- Closer to my home, a black bear spent several days roaming through the toney suburb of Issaquah east of Seattle two years ago, rummaging through gardens and trash cans until finally captured and relocated by Animal Control officers.
“There’s more sprawl. There [are] more people living in bear habitat,” Steve Heerkens, a wildlife biologist with the New York state Department of Environmental Conservation, told Maine’s MPBN. To compound the problem, Heerkens noted that there are few, if any, natural predators around to keep bears in check.
Like me, you may be wondering what animals “prey” on bears. None, really, although mountain lions will kill bear cubs, occasionally a moose can deliver a fatal kick during a confrontation and mature male bears can and do kill each other fighting over females.
Which in that respect, makes them not much different from people.
(By the way: Did you know that the myth of bears that develop a “taste” for humans is wildly exaggerated? The only known bear species to actually eat the people they attack are polar bears, and if you’re messing with a polar bear, you probably deserve to become lunch).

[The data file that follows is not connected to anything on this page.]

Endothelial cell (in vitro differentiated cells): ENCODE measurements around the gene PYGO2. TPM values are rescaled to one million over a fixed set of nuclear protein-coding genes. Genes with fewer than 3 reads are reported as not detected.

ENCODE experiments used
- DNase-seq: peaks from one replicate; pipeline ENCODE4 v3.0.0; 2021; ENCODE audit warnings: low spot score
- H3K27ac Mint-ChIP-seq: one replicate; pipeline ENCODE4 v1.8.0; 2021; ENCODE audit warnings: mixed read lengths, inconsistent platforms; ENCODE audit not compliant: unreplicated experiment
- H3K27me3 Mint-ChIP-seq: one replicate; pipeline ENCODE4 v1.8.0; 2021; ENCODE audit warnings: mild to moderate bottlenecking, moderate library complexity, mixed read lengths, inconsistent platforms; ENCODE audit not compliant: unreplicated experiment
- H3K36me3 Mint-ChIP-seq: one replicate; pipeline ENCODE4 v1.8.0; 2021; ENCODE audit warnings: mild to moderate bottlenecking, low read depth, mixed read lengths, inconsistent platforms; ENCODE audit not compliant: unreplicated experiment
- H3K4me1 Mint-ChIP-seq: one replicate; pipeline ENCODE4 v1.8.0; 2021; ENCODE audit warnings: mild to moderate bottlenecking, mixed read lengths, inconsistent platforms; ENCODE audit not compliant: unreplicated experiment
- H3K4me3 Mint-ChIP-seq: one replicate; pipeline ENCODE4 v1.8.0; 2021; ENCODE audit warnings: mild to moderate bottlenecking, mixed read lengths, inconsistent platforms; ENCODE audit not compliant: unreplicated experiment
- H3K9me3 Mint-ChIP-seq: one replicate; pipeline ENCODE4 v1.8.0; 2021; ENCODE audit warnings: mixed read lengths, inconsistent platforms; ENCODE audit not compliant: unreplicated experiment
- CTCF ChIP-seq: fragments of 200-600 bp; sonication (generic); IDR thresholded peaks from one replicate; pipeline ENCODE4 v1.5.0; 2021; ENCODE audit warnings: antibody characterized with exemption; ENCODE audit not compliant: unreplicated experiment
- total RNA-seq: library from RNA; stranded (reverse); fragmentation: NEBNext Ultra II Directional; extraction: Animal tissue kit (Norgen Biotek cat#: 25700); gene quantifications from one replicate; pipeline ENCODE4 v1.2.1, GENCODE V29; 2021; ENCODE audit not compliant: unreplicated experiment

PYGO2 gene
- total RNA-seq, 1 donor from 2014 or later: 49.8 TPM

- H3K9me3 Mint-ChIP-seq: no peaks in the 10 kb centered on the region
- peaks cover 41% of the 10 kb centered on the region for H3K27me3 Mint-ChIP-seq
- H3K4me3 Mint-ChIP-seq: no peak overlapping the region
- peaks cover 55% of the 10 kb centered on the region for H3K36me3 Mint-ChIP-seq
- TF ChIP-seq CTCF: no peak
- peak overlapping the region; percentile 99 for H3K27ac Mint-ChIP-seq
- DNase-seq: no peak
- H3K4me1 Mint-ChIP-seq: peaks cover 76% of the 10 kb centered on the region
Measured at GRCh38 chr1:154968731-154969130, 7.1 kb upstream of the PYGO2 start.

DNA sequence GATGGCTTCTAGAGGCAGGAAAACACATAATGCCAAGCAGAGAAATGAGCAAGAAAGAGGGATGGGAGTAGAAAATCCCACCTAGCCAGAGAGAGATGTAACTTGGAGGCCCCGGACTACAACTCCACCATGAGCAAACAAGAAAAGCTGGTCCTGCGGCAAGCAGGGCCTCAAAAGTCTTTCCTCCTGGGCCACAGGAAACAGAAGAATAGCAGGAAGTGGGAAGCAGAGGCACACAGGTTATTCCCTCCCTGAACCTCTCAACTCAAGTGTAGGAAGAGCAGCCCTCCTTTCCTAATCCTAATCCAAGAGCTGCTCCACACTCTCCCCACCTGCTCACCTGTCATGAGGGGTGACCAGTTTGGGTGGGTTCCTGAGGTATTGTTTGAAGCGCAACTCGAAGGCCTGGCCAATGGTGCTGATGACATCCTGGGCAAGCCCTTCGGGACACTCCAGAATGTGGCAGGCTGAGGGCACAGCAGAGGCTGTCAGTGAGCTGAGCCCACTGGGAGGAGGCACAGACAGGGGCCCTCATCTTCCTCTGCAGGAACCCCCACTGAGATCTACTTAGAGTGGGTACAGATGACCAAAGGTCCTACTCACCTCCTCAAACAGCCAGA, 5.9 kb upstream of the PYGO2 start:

And it’s people — hunters, poachers who capture cubs for sale on the black market and developers who try to wipe out bear populations in areas targeted for golf courses, condos or commercial development — who are the real threat to the survivability of bears. However, given the growing number of “interactions” between humans and bears, which almost always end badly for people, the emphasis on protecting bears from humans may have to be re-visited.
Only means of control
Which is already happening. In fact, 29 states have conducted regulated bear hunts to control population numbers and minimize the encroachment of bears into ex-urban areas. In New York, the state expanded its bear season to include areas that hadn’t had a bear hunt since the 1950s, the goal being to keep bears out of suburban areas of Syracuse, Buffalo and Rochester. The latter city’s suburbs were where my brother and I grew up “hunting” frogs and squirrels in the woods surrounding our house with our kid-sized bow and arrows.
We never graduated to the top of the food chain, but encouraging hunters to do exactly that is now on the agenda of many state wildlife agencies.